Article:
Last week, multiple witnesses saw a different student, who looked similar to the restrained student, walk away from safety and hide when asked to show his ID. They believe that Skinner mistook the first-year for that student.

The restrained student confirmed that he told the officers he was going to get his ID and was grabbed immediately afterward.

After safely walking into his room, the third witness became alarmed when he heard screaming that sounded like “agony.” He left his room to see what was going on, and saw the student being restrained on the first floor.

A fourth witness, who was present for most of the altercation, saw Officer Skinner grab the student with such force that his shirt was pulled down low enough to expose much of his chest.

The officer was seen by multiple students putting his nightstick back in his belt, but The Student has no confirmed eye witness accounts of the officer ever using the nightstick on the restrained student.

During the incident, the restrained student also asked multiple times for the officers to put their masks on. The officers were either wearing their masks incorrectly or not wearing one at all, according to multiple witnesses. 

When questioned by students about what occurred, Officer Skinner reportedly told multiple witnesses that the first-year hit him.

In response, the restrained student became even more upset, telling the students that he was tackled.

He reportedly confronted Officer Skinner in front of multiple students, saying that he was tackled and that the officer’s body flew through the door.

When a witness walked into the common room and questioned what was occuring, a Campus Safety officer reportedly responded, “Don’t ask me.”

The restrained student repeatedly asked Skinner why he decided to tackle him.

A picture obtained by The Student shows the student’s wrists after being tackled and restrained. They were so aggressively handcuffed, a witness stated, that the student’s wrists were bright white from loss of circulation.

Due to the ongoing investigation, Officer Skinner was not authorized to respond to The Student’s request for comment, according to a member of Bates Human Resources who replied to the email in his stead.   

Senior Associate Dean of Students Carl Steidel said that it was “difficult” to comment on the incident because the college has opened an outside investigation. 

“We’re not in a position to provide too many additional details at this point,” he stated. “We’ve engaged an outside investigator so that we can really get the full story.”

Though they had not hired an investigator as of Monday afternoon, Steidel said that it will be “somebody who has experience doing investigations like this.”

After interviews are conducted and pertinent evidence collected, a full report of the incident will be made available to the administration; this process will likely take several weeks.

“We want to do it deliberately and carefully, but also move it along as quickly as we can,” Steidel said. He added that the result of the investigation will be made public shortly thereafter.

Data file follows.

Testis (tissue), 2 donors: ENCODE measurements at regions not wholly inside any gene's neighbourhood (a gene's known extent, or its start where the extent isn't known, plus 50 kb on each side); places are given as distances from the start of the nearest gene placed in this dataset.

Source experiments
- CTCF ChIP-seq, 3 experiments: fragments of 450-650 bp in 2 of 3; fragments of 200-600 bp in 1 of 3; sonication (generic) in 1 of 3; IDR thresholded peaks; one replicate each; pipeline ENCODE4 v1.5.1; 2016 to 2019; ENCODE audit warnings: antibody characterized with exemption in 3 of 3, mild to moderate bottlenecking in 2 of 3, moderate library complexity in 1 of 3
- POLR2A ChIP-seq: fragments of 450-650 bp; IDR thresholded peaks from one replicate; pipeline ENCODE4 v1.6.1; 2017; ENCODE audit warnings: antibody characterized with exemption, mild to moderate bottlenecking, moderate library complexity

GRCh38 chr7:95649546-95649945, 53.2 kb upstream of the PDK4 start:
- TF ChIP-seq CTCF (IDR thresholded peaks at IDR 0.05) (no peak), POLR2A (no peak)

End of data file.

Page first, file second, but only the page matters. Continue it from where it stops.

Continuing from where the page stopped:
Steidel could not comment on whether the safety officer was called to the scene or whether he spotted the students while patrolling the floor.

Additionally, Steidel refused to comment on why the LPD were at the scene, but said that “generally speaking, the police do not show up on campus unless we ask them to come for assistance in a particular situation.” He declined to share who called the LPD in this incident.

According to Director of Campus Safety Paul Menice, the safety office has a use of force policy that allows officers to physically restrain students, use nightsticks, and employ pepper spray if necessary. 

The escalation in the use of force, the policy explains, “typically follows a pattern based on the dynamics of the situation,” which may include “security personnel presence, verbal commands, compliance techniques (control holds), disabling pepper agents, and batons.”

Safety officers are expected to “only apply the minimum force necessary,” and “avoid unnecessary or excessive applications of force,” according to the document.

All of the student witnesses claim the first-year was slowly walking away from the situation and was neither intoxicated nor hostile toward the two safety officers.   

There are no guidelines outlined in the policy as to when an officer should begin to use force. It states “good judgement, common sense, and training should form the fundamental basis for all decisions pertaining to pursuit, use of force, and efforts to detain.”

The use of force document also states that handcuffs should only be used to detain a student when “security personnel have articulated concerns for their safety, the subject’s safety, the safety of the others around them, or to gain control of the person to prevent further harm to themselves or others.”

According to multiple eyewitnesses, the restrained student was not a threat to himself nor dangerous toward others.

Menice told The Student that safety officers review the use of force policy every year. In addition, throughout the year the office brings in various speakers to learn new techniques for verbal conflict resolution.

The most recently completed training, according to Menice, was a form of de-escalation training sponsored by Residence Life in February of 2020. The refresher training, scheduled to occur two to three months ago, was cancelled due to the pandemic.

In addition, Menice told The Student that officers “very rarely” use physical force to restrain students. 

Although he does not have an exact number of cases, Menice said there have “been a couple of incidents” since the altercation in Short Term of 2017 in which safety officers have physically restrained students. 

If any students wish to report any information relating to this altercation, or other upsetting experiences with safety officers, they can report incidents here.

The Student has chosen not to publish the video for the privacy of the student involved.

CORRECTION: This article previously stated that the administration would have the results of the investigation by the end of next week. This is not true. Dean Steidel said the report would take several weeks to be completed.